Today I made a big batch of hummus and I realized that I’ve never posted a recipe here for hummus. I can’t believe I haven’t written about our family’s favorite snack before!
Hummus is so yummy, full of great nutrition and healthy fiber. Who doesn’t love hummus and pita? And, by the way, the combination of hummus and pita is a complete protein, so go ahead and make a meal of it.
It’s super easy to make. Just five minutes preparing and measuring ingredients and 2-3 minutes blending and voilá! You have hummus! And it’s so, SO inexpensive to make your own. If you make it with dry beans, a 2 cup batch of hummus costs about $1. Combine that with your homemade pita bread, and you have the most economical snack possible.
1 (15-ounce) can chickpeas or 1 1/2 cups cooked chickpeas
1/4 cup fresh lemon juice (1 large lemon)
1/4 cup tahini
1 clove garlic, minced
1/4 cup olive oil
1/2 tsp salt
2-3 Tbsp water
Mince the garlic with a knife or garlic press and allow it to sit for a minute or two. While you’re waiting for the garlic, measure out the remaining ingredients except for the water and oil. Put all the ingredients into a food processor.
Pulse the food processor a few times and scrape the sides. Then turn the food processor onto high and blend for 1 minute. Add the olive oil and a bit of water as needed if the mixture is too thick. Blend until smooth. Adjust salt and flavorings to suit your taste.
*The easiest way to make this is with canned garbanzo beans. But the most economical is with dry beans that you cook. Cook up a pound or more of garbanzo in a pressure cooker or InstaPot. After the beans are cooked, measure out 1 1/2 cup portions into baggies and freeze. That way you have cooked garbanzo beans whenever you want to make hummus.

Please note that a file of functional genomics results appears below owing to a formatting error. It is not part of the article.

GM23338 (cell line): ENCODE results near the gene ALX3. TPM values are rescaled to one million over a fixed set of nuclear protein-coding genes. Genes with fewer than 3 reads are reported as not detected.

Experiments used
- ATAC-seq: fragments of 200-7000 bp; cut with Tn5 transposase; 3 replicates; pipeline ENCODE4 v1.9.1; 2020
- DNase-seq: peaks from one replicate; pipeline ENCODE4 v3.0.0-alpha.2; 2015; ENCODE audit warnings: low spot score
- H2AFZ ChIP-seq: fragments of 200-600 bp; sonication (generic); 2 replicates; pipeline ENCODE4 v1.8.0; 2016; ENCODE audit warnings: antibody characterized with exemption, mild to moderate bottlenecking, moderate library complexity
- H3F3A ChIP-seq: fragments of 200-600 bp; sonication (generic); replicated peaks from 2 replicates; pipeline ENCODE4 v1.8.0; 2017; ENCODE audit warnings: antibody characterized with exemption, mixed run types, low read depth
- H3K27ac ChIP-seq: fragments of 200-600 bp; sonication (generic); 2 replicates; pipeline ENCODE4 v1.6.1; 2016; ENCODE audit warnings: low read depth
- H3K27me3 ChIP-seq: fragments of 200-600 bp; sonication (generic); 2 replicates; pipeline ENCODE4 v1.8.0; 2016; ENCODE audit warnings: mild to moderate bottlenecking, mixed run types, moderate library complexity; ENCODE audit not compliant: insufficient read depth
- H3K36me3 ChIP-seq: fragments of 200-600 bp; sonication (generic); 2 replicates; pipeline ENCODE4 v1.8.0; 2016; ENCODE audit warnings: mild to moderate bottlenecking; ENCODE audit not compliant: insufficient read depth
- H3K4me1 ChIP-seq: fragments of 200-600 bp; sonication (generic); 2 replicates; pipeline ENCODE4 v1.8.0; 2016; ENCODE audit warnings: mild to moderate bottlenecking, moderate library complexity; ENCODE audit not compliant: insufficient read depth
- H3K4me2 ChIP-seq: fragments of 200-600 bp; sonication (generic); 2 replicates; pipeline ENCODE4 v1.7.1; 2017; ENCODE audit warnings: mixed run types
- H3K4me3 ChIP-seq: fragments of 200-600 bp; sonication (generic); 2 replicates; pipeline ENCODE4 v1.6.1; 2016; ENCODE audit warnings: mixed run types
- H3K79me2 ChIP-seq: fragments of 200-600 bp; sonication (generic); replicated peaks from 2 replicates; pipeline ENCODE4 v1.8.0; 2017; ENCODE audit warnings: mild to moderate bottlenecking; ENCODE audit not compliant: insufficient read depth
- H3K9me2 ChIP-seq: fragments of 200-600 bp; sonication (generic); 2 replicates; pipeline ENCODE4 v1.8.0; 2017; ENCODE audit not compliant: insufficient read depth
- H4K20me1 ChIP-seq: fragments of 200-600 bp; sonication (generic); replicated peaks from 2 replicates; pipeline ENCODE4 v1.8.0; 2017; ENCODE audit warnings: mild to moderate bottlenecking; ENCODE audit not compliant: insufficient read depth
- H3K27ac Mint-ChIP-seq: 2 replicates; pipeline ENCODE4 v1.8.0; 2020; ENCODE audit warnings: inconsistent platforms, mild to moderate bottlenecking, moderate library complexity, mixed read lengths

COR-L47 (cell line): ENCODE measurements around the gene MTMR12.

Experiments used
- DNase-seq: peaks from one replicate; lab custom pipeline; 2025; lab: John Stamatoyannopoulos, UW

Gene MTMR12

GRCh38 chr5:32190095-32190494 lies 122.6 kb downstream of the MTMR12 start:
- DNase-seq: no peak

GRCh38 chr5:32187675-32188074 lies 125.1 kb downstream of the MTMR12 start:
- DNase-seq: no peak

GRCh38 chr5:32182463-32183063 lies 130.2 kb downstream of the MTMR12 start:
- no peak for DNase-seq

*Hummus will store for a week or so in the fridge (if it will last that long!) or 6 months in the freezer. So I always make a double batch.
*Yes, you can make it in a blender, if your blender is high-powered enough to handle the thick paste. You can also make it with an immersion (stick) blender, but it may take a little longer to get it completely smooth.
*If your hummus is a little on the thin or runny side, don’t worry. Just wait a few hours and it will thicken up a bit. The insoluble fiber in garbanzo beans will absorb moisture over the first 2-6 hours, which makes it a bit thicker.
*Tahinni is a paste made from sesame seeds. Think peanut butter, but sesame-flavored. You can make your own. Or omit it from the recipe. It adds a deeper flavor to the hummus, but I’ve made hummus without and found it perfectly satisfactory.
*For added flavor you might like to add 1/2 tsp cumin or 1/4 tsp cayenne